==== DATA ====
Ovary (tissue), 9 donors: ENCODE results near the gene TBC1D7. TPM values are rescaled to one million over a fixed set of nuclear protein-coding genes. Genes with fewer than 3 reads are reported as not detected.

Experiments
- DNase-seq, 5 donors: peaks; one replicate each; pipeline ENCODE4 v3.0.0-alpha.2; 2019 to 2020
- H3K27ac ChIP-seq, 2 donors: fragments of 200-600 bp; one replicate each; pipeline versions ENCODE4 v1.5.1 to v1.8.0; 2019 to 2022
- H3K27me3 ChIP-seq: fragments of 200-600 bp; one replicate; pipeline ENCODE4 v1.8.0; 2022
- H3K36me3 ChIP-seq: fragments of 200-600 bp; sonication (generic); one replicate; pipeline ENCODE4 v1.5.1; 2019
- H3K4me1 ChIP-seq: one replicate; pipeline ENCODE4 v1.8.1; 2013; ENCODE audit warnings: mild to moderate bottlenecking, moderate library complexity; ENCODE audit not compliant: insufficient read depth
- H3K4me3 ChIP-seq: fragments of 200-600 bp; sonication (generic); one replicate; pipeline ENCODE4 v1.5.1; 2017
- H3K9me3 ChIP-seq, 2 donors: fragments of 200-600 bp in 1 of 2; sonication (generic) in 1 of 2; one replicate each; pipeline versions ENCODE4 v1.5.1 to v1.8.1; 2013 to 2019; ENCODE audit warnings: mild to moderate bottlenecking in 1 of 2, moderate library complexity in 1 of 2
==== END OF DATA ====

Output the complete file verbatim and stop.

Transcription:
Ovary (tissue), 9 donors: ENCODE results near the gene TBC1D7. TPM values are rescaled to one million over a fixed set of nuclear protein-coding genes. Genes with fewer than 3 reads are reported as not detected.

Experiments
- DNase-seq, 5 donors: peaks; one replicate each; pipeline ENCODE4 v3.0.0-alpha.2; 2019 to 2020
- H3K27ac ChIP-seq, 2 donors: fragments of 200-600 bp; one replicate each; pipeline versions ENCODE4 v1.5.1 to v1.8.0; 2019 to 2022
- H3K27me3 ChIP-seq: fragments of 200-600 bp; one replicate; pipeline ENCODE4 v1.8.0; 2022
- H3K36me3 ChIP-seq: fragments of 200-600 bp; sonication (generic); one replicate; pipeline ENCODE4 v1.5.1; 2019
- H3K4me1 ChIP-seq: one replicate; pipeline ENCODE4 v1.8.1; 2013; ENCODE audit warnings: mild to moderate bottlenecking, moderate library complexity; ENCODE audit not compliant: insufficient read depth
- H3K4me3 ChIP-seq: fragments of 200-600 bp; sonication (generic); one replicate; pipeline ENCODE4 v1.5.1; 2017
- H3K9me3 ChIP-seq, 2 donors: fragments of 200-600 bp in 1 of 2; sonication (generic) in 1 of 2; one replicate each; pipeline versions ENCODE4 v1.5.1 to v1.8.1; 2013 to 2019; ENCODE audit warnings: mild to moderate bottlenecking in 1 of 2, moderate library complexity in 1 of 2